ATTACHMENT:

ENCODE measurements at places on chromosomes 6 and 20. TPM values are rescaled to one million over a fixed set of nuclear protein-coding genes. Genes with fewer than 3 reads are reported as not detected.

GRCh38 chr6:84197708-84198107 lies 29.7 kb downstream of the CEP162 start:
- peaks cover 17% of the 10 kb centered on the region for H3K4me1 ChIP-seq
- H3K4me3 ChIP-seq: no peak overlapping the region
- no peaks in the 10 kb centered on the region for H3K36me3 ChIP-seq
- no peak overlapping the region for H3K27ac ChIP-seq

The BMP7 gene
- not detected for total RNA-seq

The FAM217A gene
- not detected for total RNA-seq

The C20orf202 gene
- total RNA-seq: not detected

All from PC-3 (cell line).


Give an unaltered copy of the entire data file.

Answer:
ENCODE measurements at places on chromosomes 6 and 20. TPM values are rescaled to one million over a fixed set of nuclear protein-coding genes. Genes with fewer than 3 reads are reported as not detected.

GRCh38 chr6:84197708-84198107 lies 29.7 kb downstream of the CEP162 start:
- peaks cover 17% of the 10 kb centered on the region for H3K4me1 ChIP-seq
- H3K4me3 ChIP-seq: no peak overlapping the region
- no peaks in the 10 kb centered on the region for H3K36me3 ChIP-seq
- no peak overlapping the region for H3K27ac ChIP-seq

The BMP7 gene
- not detected for total RNA-seq

The FAM217A gene
- not detected for total RNA-seq

The C20orf202 gene
- total RNA-seq: not detected

All from PC-3 (cell line).